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'Project Panda' launched at Expo
2010. 17 August
The Chengdu research base of giant panda breeding launched "Project Panda", an online competition seeking six "pambassadors" to spend a month at the base in the Sichuan provincial capital, at Expo 2010 Shanghai on Monday.
The competition, run with the support of the World Wide Fund for Nature (WWF), will narrow down the list of finalists to 12 next month.
The competition, run with the support of the World Wide Fund for Nature (WWF), will narrow down the list of finalists to 12 next month.They will undergo a weeklong training course in Chengdu before the six winners are named at the end of September.
The six will spend four weeks at the base and its environs, learning about panda rearing, how to track pandas in the wild, and the steps being taken to protect the wild panda population. Giant pandas, an endangered species, are seen as a symbol of international friendship in China.
Researchers at the base said much work still needs to be done to get giant pandas off the endangered list. There are an estimated 1,000 to 1,600 wild pandas worldwide and around 300 in captivity, and the vast majority of these are in China. The Chengdu base houses 96.
"Captive breeding has definitely increased, but we're still very worried about pandas in the wild," said Sarah Bexell, chief director of the department of conservation education. "We don't even really know how many there are."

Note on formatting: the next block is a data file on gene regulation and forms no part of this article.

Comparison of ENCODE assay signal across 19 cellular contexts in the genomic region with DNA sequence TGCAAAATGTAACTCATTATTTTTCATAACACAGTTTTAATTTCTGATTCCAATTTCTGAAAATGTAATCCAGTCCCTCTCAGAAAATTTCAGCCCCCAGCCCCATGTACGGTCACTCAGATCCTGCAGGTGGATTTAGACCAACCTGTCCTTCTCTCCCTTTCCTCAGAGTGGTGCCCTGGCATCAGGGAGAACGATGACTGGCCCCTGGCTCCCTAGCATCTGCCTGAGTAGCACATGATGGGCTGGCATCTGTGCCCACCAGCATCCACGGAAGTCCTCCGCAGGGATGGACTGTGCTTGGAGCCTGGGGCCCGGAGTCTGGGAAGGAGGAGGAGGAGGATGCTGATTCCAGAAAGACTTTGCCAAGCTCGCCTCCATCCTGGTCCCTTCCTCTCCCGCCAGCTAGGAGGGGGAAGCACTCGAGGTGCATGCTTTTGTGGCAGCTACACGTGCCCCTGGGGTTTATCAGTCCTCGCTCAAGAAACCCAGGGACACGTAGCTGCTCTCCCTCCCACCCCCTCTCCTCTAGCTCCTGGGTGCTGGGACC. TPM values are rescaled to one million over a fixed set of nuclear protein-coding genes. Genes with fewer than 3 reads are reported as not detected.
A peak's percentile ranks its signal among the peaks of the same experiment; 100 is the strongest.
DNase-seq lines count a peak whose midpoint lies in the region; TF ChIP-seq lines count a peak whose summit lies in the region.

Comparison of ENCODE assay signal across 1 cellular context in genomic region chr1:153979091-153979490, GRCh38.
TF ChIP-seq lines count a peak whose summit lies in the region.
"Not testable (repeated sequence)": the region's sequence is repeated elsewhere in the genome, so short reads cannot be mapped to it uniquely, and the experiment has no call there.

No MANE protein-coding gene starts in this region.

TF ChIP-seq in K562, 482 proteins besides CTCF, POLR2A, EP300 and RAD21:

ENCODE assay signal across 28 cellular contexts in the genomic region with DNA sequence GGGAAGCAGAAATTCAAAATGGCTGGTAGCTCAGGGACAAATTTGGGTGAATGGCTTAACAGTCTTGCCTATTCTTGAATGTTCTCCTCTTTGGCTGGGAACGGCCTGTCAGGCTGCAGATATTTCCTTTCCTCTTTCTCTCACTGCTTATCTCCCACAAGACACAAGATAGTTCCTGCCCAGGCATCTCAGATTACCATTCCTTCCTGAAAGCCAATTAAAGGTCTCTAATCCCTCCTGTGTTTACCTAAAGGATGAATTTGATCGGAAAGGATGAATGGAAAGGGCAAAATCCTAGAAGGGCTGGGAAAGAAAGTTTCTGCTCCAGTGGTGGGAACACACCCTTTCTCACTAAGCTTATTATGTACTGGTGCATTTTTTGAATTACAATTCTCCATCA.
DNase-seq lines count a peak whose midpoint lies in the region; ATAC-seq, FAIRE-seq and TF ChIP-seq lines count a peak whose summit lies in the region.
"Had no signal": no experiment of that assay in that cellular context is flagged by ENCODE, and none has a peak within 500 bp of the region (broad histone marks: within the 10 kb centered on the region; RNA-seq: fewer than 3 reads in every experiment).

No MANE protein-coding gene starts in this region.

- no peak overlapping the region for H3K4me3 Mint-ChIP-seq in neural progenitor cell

She said the biggest threat to the surviving panda population is humans encroaching on the their natural habitat. "Global climate change may also be a contributing factor because hotter temperatures pushes their habitat up higher, and they're already living at a high altitude," she added.
The Chengdu base is a proven tourist magnet, with visitors willing to spend 1,000 yuan ($146) for minutes in the company of one of the young pandas. The center, which opened in 1987, engages in ecological projects and invites celebrities to adopt its pandas as a way of spreading awareness of the animal's plight and raising funds.
Bexell said the purpose of the latest promotional campaign is to raise awareness of pressing ecological issues, not only restricted to giant pandas.
"Pandas are just a symbol," she said. "Even though we love them, we're still not giving them enough space, or resources.
"So I hope we can get people all around the world to think about things like family planning and over consumption, then maybe they'll be kinder to the earth."
People interested in applying to become a "pambassador" have six weeks to do so. They then have two choices: either upload a one-minute self-introductory video or take part in an online panda care educational game at www.pandahome.com.